Round 6 and 12:
1. Sphinx Blasters. This is the hardest move in this workout… and maybe even the entire Core De Force program! Here’s a short video of me doing this on my knees. In Round 12, try to do a couple on your toes!
2. Right Reverse Lunge with a Twist. Same move as Round 5, but on the opposite leg.
3. Sit-up Escape. Great ground fighting move! Start on your back with your front leg straight and your back leg bent with your knee to the sky. With your hands in guard, do a sit-up, then transition into a bear stance, then switch sides for the sit-up. There’s no Round 12 progression, but I like to try to do a hop in between sides.
Cooldown: Staying on the floor, drop your knees to one side for a torso twist, followed by a hamstring stretch on your back with ankle rotations. Roll up into a seated position. The cooldown ends with a shoulder stretch, tricep stretch, and a chest opener stretch.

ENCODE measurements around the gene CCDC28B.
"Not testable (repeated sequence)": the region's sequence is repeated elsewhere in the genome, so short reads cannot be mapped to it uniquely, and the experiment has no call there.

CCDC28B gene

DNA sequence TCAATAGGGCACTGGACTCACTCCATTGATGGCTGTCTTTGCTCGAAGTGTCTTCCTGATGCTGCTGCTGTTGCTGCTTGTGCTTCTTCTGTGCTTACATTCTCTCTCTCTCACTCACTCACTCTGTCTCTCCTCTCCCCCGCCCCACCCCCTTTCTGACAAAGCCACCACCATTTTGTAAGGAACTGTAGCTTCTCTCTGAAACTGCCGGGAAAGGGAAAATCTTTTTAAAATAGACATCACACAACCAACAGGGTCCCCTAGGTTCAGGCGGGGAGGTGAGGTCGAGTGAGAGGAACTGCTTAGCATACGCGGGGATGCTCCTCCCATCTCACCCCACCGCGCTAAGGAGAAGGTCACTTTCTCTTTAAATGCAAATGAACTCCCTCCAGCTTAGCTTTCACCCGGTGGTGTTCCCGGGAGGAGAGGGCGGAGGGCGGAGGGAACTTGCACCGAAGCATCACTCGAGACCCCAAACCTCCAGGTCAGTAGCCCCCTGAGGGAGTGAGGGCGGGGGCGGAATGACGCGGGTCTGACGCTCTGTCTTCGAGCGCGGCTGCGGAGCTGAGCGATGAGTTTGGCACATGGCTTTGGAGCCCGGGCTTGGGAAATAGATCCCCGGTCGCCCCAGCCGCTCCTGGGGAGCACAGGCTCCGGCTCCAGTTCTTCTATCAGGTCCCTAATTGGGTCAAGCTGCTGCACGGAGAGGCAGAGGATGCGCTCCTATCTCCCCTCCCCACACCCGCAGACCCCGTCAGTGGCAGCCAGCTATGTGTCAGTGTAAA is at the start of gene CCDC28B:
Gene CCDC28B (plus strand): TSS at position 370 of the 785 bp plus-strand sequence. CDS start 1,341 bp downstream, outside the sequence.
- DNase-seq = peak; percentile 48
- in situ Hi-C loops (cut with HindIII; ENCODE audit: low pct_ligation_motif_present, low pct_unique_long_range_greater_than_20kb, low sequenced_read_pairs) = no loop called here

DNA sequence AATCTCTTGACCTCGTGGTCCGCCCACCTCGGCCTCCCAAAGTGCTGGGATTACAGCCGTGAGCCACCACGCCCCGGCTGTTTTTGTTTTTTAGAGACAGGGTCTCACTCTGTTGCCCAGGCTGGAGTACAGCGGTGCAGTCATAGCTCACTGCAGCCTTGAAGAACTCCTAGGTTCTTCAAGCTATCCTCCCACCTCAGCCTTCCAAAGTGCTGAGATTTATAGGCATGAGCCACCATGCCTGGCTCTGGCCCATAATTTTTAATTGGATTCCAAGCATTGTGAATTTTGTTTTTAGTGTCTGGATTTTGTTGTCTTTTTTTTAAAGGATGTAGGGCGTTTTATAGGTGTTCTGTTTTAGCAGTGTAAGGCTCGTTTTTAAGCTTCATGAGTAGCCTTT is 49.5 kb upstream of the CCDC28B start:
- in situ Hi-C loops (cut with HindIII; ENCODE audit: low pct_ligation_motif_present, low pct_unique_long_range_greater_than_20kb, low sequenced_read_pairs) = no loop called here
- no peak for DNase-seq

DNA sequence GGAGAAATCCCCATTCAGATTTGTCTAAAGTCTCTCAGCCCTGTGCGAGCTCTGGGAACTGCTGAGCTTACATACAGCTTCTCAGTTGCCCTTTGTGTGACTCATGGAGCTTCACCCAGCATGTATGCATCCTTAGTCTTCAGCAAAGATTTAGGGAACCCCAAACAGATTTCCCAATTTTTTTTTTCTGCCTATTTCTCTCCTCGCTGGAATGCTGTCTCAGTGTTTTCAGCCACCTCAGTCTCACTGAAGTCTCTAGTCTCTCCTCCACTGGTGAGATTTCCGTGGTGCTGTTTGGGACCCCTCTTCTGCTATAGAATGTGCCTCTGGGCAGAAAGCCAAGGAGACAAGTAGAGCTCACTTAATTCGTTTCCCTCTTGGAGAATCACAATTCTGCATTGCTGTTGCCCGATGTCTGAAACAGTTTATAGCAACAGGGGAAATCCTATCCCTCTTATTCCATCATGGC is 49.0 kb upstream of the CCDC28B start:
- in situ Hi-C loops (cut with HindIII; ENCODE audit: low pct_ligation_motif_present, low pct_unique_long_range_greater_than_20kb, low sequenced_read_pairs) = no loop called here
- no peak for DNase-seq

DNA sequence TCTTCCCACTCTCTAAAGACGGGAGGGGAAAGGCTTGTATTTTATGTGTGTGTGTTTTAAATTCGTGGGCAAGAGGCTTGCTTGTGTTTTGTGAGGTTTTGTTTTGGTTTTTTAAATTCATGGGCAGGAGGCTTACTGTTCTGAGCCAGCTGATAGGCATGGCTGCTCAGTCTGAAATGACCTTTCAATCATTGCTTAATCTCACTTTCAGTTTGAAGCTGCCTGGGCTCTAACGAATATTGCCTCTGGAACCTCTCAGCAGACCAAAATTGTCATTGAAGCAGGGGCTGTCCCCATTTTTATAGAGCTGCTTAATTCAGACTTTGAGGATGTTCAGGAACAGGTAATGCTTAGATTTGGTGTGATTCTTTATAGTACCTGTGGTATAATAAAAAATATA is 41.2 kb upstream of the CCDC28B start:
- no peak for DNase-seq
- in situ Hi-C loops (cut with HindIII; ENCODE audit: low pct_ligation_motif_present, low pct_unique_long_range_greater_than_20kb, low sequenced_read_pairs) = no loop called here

The verdict? Other than the Active Recovery workout, this is probably the easiest of the Core De Force workouts, despite the numerous push-ups, though several of the moves are still pretty challenging! It’s low-impact, but I definitely worked up a sweat!
Interested in Core De Force? You have a couple of options to buy it. You can get a challenge pack that comes with Shakeology, or a performance pack that comes with two of my favorite performance supplements – Energize and Recover. You can also check out the base kit or deluxe kit.
Need support? It just so happens that I coach people through at-home fitness programs, like Core De Force! So, if you order the program through one of the links on this site, I’ll be happy to work with you to help you stay on track and plug you into one of my online accountability groups!
Have questions? Comment below or send me an email at firstname.lastname@example.org!